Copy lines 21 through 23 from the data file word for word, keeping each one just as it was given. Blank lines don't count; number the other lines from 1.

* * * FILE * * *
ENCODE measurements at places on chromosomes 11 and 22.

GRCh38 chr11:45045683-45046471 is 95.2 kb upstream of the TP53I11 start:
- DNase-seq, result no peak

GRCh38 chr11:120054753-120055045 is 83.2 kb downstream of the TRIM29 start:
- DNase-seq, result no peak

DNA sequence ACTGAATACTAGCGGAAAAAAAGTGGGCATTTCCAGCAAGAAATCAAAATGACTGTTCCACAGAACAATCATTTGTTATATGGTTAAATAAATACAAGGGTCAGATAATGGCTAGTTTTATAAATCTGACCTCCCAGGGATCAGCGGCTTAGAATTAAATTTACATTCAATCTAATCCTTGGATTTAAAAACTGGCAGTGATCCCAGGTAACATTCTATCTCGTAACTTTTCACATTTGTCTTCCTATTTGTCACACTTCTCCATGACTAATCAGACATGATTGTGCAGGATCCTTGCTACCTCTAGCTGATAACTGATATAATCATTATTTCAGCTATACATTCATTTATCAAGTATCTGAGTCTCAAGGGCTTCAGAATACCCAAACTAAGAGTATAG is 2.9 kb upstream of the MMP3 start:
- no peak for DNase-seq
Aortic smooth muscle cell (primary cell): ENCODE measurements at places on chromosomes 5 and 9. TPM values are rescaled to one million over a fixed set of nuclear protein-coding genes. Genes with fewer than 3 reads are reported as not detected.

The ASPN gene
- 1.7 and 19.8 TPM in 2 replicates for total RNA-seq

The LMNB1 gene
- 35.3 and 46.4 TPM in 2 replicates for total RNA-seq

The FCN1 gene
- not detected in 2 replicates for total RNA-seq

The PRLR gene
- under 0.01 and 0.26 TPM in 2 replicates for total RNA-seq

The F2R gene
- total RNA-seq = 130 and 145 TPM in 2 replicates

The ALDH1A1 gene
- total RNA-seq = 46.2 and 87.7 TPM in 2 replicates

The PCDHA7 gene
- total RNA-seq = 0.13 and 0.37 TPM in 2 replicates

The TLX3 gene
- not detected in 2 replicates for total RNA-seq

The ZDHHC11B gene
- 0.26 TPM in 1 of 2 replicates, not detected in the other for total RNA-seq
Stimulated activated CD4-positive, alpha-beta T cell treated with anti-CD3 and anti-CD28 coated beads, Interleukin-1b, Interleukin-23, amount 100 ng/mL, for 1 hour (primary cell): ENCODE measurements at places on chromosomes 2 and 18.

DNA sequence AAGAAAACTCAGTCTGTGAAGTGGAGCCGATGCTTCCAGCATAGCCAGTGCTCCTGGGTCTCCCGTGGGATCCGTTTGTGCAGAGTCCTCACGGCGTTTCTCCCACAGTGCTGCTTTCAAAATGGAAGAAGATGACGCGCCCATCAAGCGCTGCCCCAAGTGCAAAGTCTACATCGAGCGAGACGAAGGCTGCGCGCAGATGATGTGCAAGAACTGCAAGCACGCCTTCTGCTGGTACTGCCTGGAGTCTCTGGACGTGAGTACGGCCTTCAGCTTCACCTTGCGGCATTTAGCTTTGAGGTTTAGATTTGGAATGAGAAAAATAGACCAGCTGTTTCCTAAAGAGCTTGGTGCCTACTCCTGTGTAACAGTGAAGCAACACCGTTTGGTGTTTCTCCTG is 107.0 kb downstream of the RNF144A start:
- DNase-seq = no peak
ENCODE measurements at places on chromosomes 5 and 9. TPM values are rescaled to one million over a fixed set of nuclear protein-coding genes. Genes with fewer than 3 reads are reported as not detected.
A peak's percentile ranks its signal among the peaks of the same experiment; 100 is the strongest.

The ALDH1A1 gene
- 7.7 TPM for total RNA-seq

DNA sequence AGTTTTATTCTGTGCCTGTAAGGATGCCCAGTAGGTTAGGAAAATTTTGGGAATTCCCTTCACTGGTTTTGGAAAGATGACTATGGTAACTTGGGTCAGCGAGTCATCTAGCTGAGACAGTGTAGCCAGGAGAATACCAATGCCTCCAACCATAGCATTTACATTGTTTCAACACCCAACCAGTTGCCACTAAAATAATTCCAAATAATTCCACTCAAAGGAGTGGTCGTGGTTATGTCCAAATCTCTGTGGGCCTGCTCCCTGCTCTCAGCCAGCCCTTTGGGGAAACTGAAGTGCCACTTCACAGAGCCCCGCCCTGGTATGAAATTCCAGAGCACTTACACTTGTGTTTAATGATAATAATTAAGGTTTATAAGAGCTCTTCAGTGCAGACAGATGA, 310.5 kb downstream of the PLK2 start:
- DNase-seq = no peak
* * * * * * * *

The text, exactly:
The PCDHA7 gene
- total RNA-seq = 0.13 and 0.37 TPM in 2 replicates

The TLX3 gene